What do you want?
Depends on who you are.
This isn’t a vicious paradox, reader. This snake appears to eat its own tail because of a flaw in presently-popular ways of carving up the psychological territory. We insist on separating beliefs and desires, cutting values away from facts, and leaving ourselves in a fog of confusion where questions of desire and value are all just like, your opinion, man.
Identity limits what we can desire. Desire points beyond our present being. Both are essential aspects of being human.
Who are you? To a large degree that can only be answered by who you are not.
Self is no thing because it is an activity, a verb rather than a noun, a continuous process of revelation and creation.
In real life none of us are irrational romantics living by feeling alone, or cold utilitarians acting on expected self-interest. The romantic judges what is worth wanting, while the pragmatist desires utilitarian ways of living and being.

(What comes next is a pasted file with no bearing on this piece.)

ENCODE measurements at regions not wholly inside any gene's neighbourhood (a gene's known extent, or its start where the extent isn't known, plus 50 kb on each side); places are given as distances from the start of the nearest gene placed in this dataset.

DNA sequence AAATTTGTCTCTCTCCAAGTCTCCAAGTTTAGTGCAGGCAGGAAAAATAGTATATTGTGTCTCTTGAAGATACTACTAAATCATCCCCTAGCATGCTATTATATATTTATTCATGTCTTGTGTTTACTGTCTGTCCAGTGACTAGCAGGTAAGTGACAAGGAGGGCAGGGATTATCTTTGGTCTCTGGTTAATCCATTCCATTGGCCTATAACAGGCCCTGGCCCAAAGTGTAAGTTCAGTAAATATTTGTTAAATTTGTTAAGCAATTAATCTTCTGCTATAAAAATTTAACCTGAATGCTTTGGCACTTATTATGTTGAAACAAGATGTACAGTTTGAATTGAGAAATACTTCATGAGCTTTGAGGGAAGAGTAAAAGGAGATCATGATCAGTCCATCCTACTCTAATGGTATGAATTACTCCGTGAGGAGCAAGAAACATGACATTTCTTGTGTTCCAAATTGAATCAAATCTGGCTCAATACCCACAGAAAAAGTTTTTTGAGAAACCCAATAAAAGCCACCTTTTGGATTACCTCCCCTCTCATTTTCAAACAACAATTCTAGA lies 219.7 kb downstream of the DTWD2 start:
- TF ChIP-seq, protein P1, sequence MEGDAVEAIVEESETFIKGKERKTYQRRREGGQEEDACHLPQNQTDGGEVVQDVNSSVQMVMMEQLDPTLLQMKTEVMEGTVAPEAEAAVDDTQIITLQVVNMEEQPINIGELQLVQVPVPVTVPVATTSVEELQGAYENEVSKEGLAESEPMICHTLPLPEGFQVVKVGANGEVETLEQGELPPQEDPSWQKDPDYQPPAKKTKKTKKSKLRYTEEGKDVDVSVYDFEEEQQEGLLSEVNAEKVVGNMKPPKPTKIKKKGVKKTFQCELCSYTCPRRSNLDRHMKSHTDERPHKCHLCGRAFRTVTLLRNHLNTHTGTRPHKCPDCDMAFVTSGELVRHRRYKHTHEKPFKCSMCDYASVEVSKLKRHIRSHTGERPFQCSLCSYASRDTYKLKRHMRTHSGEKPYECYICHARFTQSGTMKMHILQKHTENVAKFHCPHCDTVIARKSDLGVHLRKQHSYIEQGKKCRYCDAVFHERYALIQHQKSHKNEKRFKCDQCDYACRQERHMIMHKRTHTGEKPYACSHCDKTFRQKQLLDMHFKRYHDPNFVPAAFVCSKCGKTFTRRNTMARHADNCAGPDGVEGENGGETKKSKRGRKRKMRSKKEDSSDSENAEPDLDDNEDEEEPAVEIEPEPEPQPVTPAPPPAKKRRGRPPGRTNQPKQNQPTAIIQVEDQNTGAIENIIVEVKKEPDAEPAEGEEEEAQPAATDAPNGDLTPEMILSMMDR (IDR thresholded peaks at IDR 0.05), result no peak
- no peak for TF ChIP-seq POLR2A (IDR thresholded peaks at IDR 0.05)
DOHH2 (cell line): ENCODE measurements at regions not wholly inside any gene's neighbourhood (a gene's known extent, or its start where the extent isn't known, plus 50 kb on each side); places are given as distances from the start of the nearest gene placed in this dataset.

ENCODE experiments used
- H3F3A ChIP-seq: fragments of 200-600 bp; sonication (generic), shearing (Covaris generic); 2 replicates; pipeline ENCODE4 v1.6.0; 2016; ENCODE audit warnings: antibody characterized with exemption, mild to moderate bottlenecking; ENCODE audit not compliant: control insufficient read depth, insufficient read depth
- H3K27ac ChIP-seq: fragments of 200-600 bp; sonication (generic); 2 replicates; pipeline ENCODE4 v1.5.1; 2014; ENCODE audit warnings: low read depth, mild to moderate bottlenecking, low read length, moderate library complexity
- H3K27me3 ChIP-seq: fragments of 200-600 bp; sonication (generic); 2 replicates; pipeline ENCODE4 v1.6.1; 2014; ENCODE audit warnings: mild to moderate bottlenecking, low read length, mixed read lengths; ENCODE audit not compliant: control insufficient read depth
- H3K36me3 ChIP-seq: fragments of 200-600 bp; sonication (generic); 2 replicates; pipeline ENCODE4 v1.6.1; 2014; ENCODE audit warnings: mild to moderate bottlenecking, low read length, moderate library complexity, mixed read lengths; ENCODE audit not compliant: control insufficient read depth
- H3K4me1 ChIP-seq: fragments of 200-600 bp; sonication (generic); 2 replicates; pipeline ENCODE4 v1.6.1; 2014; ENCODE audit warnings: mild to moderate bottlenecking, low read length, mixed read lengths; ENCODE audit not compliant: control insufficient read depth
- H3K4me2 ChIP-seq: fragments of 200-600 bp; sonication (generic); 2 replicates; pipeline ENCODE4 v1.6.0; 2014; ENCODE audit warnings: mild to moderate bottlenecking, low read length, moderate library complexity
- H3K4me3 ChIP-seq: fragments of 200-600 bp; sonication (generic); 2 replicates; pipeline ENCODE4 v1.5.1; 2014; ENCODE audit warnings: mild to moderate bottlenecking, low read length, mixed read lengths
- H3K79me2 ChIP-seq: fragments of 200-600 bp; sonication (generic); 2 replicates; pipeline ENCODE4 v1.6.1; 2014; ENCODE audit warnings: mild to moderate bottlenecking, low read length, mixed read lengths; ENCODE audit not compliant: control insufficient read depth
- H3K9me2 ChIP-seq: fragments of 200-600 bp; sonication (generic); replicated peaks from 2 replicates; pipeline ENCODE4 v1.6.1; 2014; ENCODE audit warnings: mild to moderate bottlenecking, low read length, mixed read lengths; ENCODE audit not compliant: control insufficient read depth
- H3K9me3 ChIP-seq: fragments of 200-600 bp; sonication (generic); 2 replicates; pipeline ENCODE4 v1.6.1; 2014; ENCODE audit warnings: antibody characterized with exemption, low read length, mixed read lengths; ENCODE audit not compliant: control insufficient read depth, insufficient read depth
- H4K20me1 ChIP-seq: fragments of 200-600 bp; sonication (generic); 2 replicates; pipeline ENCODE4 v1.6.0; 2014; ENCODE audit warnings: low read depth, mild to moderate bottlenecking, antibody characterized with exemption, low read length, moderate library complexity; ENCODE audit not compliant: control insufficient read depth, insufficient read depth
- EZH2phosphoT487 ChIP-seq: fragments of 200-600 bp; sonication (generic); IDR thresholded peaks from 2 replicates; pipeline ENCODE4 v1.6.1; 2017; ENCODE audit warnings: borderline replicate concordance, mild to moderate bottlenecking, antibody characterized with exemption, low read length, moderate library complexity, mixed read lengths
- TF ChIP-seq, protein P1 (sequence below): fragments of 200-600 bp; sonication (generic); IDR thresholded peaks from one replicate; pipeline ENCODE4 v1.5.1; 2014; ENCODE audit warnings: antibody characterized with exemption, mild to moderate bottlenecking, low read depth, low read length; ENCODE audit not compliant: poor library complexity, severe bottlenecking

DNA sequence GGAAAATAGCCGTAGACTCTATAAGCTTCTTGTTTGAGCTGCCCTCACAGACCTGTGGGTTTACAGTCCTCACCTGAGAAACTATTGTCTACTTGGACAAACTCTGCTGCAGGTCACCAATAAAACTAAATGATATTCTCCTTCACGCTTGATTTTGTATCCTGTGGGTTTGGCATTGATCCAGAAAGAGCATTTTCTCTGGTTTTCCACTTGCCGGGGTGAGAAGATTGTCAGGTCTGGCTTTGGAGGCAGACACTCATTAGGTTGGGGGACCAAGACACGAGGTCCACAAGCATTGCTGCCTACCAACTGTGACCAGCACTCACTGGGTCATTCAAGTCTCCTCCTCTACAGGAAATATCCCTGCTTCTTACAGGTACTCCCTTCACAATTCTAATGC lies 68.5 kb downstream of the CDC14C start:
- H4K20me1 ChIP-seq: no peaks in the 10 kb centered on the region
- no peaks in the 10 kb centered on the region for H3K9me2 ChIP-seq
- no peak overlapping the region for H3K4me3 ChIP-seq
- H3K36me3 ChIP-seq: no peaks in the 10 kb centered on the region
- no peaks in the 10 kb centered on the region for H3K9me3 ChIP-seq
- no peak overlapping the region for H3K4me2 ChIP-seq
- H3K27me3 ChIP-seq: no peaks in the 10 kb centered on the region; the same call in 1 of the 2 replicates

Psychology and cognitive science have poisoned so much of our thinking because they don’t understand what they are studying. This artificial reality we’ve built for ourselves distorts our self-understanding in an accelerating feedback loop of images and appetites.
You could say we don’t know who we are or what we want. And the more we lose ourselves in our fake reality, the worse it gets.
There is a silver lining on this menacing cyclone.
It can only get you if you agree and allow it.
There’s no final story. Every self-discovery is a prompt for new self-creation.
It’s your self, so do something about it.
Thanks for reading.
p.s. If you found this valuable, interesting, funny, or it made you upset that you had to use your mind for something besides infinite scrolling, I ask that you do me a favor and share it with just one person.